Sharing the Human Experience
God gave me the idea for this post. Sitting at church, a question was posed asking if anyone there ever felt hopeless.
Well I have and most everyone’s hand shot into the air. There is something beautiful knowing that hopelessness isn’t an isolated experience. It feels isolating as you go through it, but knowing others have driven down that same rocky path is somehow comforting.
I say this because I just left a season of hopelessness- the kind that breaks your back and bends you in two. The kind that makes you scream “Uncle!” because there is not a milliliter left to go downward. Rock bottom is the place I landed.
When you are sitting at the bottom and looking around, you can’t see much. It’s pitch black, you hear drips of running water. It smells dank and the cold nips our skin.
There are echoes of others living life around you, but you can’t engage because you are chained in this place. They live life. We live blackness.
How does this happen to all of us? How do we take turns holding a reservation in this desolate place? Is it avoidable and how do we get out?
Life Above Us
I believe we are carried out. I believe the only way we can end the time squatting on the concrete in the small, underground cell is if someone climbs down and sits with us for a while. They bring with them some sliver of light and we begin to see our surroundings a little clearer. It doesn’t change our mind yet to leave, but it draws us to the stark contrast of the isolation we are living to the laughter and noise we hear up above.
It sounds like they are having some fun.
We may still not be moved, but the thought has been planted. Maybe there is a way out. I mean, He climbed down to meet me, maybe I could climb up to meet Him.
We try to stand, but our legs buckle. They have gone numb from the many days, weeks, and months that we sat criss-cross on the cold concrete. Plus it hurts!
Then we second-guess ourselves. If we do climb closer to that sliver of light, all of our sins and weaknesses will come to light, and we can’t hide any more. At least down here, we can keep our secrets hidden. It can feel like the unveiling of our sins is worse than death itself.
Choosing the Darkness
But He came to sit with me. He didn’t care about my baggage. But what if they do? What if they can’t see past my brokenness? What if they wish I would stay in the crawl space under their lives?
We decided to sit back down. It seems easier that way. We make the decision that this is as good as it will get. We have other options-death being one of them. Who would care if I died? I mean they won’t notice. I am covered in darkness. They won’t see whether I am actually here or not. Fading into the shadows seems so freeing. It beats living in this cell any day.
Then the hatch from above opens again. Someone else is climbing down. Won’t these people leave me alone? I’m busy making plans. Who are they to bring their light? I am tired of being blinded. They will just leave again anyway and never look back.
As we sit in this dark place, our dialogues may have variations, but ultimately they all sound the same. We are lost and broken, the world around us is better off without us, and in a game of chess, we have been check-mated.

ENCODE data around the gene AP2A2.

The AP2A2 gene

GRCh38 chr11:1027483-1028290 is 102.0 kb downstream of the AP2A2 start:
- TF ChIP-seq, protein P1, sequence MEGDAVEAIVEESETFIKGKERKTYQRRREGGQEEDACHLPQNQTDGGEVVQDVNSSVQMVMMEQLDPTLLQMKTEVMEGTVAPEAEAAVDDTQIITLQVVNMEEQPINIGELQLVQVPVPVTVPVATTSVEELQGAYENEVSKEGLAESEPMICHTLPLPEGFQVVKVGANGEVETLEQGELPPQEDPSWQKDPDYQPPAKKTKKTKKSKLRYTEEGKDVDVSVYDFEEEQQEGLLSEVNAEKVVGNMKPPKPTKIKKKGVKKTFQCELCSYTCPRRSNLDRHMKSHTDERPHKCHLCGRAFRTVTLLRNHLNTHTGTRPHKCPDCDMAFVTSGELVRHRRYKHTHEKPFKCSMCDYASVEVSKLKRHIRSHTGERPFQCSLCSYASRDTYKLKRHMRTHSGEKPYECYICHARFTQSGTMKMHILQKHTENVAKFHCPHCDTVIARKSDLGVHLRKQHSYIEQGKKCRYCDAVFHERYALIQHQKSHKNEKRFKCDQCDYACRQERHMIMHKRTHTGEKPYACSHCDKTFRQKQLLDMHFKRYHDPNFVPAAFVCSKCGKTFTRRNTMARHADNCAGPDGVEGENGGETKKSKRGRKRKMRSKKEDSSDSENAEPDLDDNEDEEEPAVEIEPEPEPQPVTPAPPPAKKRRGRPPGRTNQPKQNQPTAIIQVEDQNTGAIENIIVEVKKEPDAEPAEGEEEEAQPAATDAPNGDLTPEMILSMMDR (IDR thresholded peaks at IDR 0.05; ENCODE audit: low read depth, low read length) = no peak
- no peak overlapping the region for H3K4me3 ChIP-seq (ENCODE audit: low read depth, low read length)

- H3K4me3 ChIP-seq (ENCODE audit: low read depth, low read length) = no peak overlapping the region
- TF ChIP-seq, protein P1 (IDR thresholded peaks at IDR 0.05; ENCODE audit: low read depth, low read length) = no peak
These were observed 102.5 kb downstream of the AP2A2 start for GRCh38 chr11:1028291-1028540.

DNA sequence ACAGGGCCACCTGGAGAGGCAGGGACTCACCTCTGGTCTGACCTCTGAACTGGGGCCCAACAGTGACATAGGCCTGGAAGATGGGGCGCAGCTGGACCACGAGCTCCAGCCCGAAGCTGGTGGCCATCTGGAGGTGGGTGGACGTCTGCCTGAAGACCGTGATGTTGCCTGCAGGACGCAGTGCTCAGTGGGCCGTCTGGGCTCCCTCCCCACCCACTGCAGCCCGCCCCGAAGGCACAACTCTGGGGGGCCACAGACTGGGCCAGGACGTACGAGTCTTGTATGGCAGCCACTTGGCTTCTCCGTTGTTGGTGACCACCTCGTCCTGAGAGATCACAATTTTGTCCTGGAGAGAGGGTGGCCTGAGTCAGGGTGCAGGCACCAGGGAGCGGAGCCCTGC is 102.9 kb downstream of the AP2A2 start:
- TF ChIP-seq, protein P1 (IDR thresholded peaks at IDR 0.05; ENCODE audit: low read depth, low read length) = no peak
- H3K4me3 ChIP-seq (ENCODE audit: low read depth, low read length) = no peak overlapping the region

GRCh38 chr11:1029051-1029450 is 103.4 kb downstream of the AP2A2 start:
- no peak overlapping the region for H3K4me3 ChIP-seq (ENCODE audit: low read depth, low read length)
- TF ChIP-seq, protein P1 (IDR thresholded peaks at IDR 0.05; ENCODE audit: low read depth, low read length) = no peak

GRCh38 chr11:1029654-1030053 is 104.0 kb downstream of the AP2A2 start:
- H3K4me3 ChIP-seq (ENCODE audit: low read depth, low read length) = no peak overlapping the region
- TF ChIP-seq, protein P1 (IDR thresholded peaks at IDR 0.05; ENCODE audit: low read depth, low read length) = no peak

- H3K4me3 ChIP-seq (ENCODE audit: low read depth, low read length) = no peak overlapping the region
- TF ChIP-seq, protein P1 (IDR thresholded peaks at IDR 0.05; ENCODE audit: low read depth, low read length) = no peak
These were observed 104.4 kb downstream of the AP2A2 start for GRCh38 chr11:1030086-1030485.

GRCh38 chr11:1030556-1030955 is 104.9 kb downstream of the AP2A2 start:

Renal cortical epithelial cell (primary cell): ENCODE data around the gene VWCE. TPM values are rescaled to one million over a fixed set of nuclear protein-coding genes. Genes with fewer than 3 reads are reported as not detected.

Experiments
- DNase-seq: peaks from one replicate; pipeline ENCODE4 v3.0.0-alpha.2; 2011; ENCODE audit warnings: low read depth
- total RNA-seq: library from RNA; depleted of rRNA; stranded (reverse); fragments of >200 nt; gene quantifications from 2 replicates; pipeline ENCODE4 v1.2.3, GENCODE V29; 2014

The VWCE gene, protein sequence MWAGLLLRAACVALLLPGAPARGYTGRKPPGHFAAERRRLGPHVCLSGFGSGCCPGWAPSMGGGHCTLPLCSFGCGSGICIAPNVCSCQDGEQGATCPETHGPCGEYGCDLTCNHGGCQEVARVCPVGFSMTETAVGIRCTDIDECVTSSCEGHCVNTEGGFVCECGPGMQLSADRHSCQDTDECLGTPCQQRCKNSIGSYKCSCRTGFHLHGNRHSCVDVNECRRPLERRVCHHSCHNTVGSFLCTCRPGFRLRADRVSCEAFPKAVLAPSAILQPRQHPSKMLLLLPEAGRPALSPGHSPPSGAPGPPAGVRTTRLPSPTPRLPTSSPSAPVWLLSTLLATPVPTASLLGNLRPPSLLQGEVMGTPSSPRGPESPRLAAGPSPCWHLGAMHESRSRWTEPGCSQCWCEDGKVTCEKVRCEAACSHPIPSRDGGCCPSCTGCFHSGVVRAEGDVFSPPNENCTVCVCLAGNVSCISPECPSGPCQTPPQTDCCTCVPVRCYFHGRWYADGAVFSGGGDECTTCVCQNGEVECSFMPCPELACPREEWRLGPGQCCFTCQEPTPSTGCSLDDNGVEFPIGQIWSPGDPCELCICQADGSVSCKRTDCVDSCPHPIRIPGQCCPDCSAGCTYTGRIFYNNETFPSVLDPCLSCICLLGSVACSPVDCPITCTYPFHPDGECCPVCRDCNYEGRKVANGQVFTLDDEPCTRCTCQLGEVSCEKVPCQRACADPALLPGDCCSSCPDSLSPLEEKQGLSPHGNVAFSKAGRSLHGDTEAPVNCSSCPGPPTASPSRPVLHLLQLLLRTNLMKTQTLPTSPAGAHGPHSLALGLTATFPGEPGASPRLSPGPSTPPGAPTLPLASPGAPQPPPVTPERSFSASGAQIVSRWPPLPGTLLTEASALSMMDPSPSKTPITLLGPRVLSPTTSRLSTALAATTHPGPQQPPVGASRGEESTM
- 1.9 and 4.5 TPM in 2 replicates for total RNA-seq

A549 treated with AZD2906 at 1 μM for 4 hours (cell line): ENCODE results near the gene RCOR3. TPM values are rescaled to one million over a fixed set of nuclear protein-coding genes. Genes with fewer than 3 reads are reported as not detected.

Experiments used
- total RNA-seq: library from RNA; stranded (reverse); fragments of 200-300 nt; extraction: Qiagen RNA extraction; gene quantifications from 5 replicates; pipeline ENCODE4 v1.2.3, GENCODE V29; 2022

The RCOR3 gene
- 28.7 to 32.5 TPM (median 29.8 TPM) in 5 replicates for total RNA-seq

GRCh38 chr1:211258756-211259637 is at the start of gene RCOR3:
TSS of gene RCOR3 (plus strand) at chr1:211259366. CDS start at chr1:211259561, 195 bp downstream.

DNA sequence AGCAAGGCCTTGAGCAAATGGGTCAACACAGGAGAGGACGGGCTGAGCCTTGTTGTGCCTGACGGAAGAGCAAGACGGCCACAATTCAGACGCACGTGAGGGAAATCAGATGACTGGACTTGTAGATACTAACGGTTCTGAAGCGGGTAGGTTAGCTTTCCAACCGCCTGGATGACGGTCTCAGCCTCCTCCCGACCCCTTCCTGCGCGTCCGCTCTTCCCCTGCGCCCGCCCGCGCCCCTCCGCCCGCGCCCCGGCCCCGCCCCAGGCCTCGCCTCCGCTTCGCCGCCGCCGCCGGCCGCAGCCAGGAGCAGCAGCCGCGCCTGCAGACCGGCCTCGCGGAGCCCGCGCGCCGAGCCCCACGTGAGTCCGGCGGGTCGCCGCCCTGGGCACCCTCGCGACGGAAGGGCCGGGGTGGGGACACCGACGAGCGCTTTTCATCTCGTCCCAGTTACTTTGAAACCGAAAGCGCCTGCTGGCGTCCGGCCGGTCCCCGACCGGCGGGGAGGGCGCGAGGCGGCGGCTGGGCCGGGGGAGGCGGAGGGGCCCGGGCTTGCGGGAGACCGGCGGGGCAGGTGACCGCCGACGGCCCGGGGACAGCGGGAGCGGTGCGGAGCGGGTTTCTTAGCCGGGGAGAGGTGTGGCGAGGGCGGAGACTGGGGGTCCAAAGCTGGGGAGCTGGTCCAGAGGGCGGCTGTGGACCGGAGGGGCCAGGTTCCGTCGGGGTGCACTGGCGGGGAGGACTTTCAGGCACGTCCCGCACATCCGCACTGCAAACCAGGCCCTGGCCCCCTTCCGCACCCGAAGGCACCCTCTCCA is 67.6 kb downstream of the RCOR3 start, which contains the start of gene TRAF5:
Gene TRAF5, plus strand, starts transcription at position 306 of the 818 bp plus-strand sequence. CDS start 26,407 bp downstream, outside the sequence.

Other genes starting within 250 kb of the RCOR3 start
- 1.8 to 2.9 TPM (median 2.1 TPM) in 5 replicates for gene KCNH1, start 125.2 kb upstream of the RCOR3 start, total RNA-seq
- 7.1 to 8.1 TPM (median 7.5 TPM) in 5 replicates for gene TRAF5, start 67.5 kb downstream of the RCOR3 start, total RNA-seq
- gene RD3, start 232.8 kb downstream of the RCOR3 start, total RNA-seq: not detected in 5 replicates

Their hope brings more pain. Their light makes our darkness seem even darker. We shield our eyes and try to shoo them away. Some will go. Some stubbornly will stay. Stop bothering me!
I have found that no matter how much we have given up on ourselves, Jesus will not stop bringing His light. It could be in the form of a friend, a phone call that interrupts the thoughts running around our mind, a song or show that speaks to our plight, a reminder from someone that reprograms the hard drive of our brain attempting to erase every good memory we ever had.
Oh yeah, I remember that.
And then there are the voices of those who love us. What would they do without us? What would they do if our voices went silent? Would they care about the circumstances that locked us in the cell, or would they do whatever they could to help find the key?
How Will You Answer?
If you are in this place then ask yourself this, if someone you cared deeply about decided the road was over for them, would you step out of the way and allow them to drive faster towards their destruction, or would you put up as many road blocks as humanly possible? Would you care what about the sins, hurt, and disappointment that formed their car, or would you help them shop for a new one?
Maybe it is time to end the reservation you have held for so long, and be willing to climb those stairs.
It isn’t easy, but the lie that this will never end will be revealed when you confront it with light. This lie can only survive in the dark. Shadows of objects appear scary when the lights are turned off. Especially when we are staying somewhere new. When the light turned on, how scared would you be of that vase you thought was a head? It seems silly. The truth is, that vase is still a vase no matter if the lights are on or off. It’s our perspective and objectivity that changes it from a haven for flowers into a monstrous, death-eating head.
Before you give up, at least allow the lights to turn on so you can make an educated decision.
Because Jesus will never run out of light bulbs to send your way.
4 thoughts on “Broken Arrow”
This was a monumental thing to share! My heart just followed your words, aching for your road, but …. I too have and still at times, have those experiences where it feels so alone to go thru some stage. You just said it so well, amazing! Yes, someone does come and sit with us while all the people above are having ‘fun’. Blessings, & thx!
Thank you for that blessing! I am so grateful for your words. I love how God intercedes when we just want to be left alone. I’m so thankful for His unrelenting love.
Well expressed. I thank God for those light bulbs he sends. J.